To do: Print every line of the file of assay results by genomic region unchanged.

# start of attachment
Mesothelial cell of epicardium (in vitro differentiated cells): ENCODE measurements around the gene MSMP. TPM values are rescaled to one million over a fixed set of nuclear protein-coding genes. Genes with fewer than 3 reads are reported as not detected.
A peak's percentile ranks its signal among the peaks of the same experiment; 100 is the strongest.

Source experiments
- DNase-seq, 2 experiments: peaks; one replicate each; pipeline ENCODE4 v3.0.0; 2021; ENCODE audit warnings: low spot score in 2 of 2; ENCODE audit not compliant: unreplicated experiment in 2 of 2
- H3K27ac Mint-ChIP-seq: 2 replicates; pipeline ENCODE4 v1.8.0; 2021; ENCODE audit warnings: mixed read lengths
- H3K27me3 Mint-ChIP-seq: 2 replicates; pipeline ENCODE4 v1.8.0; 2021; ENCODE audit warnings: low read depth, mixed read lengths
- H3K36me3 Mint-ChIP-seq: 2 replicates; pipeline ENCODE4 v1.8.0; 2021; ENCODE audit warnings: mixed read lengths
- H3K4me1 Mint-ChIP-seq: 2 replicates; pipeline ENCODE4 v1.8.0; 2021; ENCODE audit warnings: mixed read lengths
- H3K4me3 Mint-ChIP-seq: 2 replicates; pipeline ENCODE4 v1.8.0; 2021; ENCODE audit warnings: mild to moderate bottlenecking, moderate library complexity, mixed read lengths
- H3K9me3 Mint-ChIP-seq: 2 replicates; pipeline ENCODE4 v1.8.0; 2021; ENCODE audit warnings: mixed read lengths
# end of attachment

Mesothelial cell of epicardium (in vitro differentiated cells): ENCODE measurements around the gene MSMP. TPM values are rescaled to one million over a fixed set of nuclear protein-coding genes. Genes with fewer than 3 reads are reported as not detected.
A peak's percentile ranks its signal among the peaks of the same experiment; 100 is the strongest.

Source experiments
- DNase-seq, 2 experiments: peaks; one replicate each; pipeline ENCODE4 v3.0.0; 2021; ENCODE audit warnings: low spot score in 2 of 2; ENCODE audit not compliant: unreplicated experiment in 2 of 2
- H3K27ac Mint-ChIP-seq: 2 replicates; pipeline ENCODE4 v1.8.0; 2021; ENCODE audit warnings: mixed read lengths
- H3K27me3 Mint-ChIP-seq: 2 replicates; pipeline ENCODE4 v1.8.0; 2021; ENCODE audit warnings: low read depth, mixed read lengths
- H3K36me3 Mint-ChIP-seq: 2 replicates; pipeline ENCODE4 v1.8.0; 2021; ENCODE audit warnings: mixed read lengths
- H3K4me1 Mint-ChIP-seq: 2 replicates; pipeline ENCODE4 v1.8.0; 2021; ENCODE audit warnings: mixed read lengths
- H3K4me3 Mint-ChIP-seq: 2 replicates; pipeline ENCODE4 v1.8.0; 2021; ENCODE audit warnings: mild to moderate bottlenecking, moderate library complexity, mixed read lengths
- H3K9me3 Mint-ChIP-seq: 2 replicates; pipeline ENCODE4 v1.8.0; 2021; ENCODE audit warnings: mixed read lengths